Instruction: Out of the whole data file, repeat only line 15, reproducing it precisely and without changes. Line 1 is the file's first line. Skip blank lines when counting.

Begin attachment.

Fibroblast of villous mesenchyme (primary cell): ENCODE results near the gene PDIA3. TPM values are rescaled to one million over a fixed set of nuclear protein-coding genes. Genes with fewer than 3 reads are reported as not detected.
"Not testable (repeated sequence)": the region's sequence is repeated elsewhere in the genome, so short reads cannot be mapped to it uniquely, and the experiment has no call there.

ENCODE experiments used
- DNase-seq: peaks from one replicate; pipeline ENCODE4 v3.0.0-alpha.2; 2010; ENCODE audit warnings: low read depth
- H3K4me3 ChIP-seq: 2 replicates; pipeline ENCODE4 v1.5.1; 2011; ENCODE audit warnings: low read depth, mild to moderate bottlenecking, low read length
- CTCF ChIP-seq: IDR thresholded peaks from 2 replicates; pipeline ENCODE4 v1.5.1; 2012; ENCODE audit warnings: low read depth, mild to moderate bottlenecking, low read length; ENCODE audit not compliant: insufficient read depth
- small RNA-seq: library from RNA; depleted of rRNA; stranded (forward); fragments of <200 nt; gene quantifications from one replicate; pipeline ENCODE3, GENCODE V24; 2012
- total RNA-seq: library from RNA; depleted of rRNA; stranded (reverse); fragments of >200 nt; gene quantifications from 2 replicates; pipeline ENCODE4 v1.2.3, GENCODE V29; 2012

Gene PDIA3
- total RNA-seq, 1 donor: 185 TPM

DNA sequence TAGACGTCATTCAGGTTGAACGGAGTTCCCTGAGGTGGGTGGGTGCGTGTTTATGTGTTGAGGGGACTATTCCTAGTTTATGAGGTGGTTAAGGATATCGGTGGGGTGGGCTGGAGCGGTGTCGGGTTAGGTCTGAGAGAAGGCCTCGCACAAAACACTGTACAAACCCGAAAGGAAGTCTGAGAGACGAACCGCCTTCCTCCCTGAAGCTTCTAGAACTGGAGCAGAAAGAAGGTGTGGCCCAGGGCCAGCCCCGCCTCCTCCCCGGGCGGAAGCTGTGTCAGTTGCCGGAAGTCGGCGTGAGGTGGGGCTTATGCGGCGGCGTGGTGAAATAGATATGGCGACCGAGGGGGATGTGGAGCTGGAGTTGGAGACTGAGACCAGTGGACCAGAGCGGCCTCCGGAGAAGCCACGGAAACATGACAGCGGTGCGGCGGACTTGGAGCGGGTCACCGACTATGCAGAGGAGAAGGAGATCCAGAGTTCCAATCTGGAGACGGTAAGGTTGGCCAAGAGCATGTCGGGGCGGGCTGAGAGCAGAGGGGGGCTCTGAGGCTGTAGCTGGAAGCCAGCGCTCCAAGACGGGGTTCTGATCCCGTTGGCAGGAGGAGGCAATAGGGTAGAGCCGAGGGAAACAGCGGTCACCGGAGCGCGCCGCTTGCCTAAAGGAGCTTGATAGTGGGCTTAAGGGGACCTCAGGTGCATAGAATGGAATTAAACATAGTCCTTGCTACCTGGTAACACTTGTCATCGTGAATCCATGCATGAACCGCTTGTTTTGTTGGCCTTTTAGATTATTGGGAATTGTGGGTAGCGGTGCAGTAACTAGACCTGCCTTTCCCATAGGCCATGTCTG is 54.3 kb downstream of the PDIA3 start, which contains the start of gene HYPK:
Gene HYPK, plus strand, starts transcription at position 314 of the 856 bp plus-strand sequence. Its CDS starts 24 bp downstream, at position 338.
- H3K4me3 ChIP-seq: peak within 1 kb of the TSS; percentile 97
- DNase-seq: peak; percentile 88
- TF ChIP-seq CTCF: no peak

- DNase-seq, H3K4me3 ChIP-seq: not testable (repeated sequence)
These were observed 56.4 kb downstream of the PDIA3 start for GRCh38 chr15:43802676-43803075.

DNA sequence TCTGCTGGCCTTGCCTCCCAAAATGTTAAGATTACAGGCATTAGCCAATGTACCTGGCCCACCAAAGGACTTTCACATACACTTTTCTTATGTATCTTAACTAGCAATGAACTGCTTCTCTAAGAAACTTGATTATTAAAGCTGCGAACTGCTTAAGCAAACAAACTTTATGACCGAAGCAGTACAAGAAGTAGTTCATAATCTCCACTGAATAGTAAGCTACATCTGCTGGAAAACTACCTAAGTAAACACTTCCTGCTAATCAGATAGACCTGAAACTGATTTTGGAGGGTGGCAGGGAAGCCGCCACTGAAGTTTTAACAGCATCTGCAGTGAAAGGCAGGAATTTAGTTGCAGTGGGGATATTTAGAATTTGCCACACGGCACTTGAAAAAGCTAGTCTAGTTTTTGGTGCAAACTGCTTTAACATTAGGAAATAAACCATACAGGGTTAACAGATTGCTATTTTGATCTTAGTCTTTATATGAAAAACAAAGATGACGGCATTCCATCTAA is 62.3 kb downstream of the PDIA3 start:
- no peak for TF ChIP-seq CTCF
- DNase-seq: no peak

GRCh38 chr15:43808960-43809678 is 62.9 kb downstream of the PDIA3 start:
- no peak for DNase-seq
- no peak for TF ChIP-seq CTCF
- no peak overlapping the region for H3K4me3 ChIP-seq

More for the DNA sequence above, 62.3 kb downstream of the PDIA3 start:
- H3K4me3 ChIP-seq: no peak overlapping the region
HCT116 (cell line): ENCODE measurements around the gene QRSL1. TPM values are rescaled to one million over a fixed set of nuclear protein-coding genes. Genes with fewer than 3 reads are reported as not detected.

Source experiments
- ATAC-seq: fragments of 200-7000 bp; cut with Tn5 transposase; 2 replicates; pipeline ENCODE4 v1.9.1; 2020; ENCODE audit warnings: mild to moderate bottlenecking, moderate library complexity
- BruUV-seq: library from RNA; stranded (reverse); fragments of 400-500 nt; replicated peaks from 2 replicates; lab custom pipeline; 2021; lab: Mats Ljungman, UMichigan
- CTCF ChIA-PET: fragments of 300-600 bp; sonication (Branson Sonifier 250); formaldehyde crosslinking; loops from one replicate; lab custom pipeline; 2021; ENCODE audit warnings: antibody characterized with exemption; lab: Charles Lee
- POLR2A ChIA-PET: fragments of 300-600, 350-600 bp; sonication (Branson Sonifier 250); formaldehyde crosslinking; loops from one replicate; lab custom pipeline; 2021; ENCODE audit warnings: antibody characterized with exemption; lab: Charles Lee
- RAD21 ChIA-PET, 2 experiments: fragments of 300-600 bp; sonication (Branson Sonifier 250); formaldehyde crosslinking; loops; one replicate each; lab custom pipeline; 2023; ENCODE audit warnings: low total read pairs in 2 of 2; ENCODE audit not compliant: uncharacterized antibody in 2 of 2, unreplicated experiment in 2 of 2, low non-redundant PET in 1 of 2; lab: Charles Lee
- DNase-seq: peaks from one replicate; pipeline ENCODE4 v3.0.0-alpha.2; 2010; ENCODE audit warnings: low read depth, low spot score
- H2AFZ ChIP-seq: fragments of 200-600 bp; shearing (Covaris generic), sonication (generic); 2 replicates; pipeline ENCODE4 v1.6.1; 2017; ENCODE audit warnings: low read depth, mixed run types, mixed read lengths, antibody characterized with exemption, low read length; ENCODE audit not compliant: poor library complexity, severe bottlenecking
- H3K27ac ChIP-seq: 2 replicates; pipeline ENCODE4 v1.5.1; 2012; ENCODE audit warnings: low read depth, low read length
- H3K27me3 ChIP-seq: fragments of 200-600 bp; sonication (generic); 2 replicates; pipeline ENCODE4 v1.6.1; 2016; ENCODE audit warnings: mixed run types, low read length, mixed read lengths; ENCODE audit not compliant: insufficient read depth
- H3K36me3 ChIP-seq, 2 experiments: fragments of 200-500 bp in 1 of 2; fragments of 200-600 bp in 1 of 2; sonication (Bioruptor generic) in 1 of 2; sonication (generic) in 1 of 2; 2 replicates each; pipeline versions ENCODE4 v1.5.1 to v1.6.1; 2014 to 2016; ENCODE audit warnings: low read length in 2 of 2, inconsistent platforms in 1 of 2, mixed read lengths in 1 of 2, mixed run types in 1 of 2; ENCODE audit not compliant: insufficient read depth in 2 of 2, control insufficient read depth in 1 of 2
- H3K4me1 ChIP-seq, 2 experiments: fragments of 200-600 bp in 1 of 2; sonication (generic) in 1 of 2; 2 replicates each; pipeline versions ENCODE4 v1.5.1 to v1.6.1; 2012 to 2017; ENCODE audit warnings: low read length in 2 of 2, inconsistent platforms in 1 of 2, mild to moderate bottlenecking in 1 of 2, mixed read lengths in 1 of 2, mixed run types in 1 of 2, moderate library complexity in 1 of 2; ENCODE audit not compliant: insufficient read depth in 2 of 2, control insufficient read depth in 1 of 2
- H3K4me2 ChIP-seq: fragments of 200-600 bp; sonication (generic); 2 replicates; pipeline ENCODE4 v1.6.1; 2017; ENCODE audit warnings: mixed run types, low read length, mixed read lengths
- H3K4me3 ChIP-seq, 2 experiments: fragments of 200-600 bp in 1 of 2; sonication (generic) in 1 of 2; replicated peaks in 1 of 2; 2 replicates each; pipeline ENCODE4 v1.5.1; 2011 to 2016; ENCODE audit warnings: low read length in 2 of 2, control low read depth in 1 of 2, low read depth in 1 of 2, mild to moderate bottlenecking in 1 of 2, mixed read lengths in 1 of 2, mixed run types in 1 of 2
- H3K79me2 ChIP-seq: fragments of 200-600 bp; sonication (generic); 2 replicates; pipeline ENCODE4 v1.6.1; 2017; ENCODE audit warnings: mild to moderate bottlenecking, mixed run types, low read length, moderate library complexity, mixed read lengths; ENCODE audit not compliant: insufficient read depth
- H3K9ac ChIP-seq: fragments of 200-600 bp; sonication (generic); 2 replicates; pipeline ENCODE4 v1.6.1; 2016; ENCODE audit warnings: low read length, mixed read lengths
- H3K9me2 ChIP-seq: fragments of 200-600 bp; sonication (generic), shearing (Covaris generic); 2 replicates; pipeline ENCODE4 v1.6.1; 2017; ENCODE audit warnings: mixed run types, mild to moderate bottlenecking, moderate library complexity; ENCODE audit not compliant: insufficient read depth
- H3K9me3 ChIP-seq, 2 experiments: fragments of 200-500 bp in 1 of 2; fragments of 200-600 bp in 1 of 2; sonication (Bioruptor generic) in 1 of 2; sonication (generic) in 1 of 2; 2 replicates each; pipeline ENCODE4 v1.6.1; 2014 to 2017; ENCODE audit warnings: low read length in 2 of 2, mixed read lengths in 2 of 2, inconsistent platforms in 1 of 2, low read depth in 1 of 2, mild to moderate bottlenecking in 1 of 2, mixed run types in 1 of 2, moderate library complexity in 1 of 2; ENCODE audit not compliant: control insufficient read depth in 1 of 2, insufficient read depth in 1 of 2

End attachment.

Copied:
- TF ChIP-seq CTCF: no peak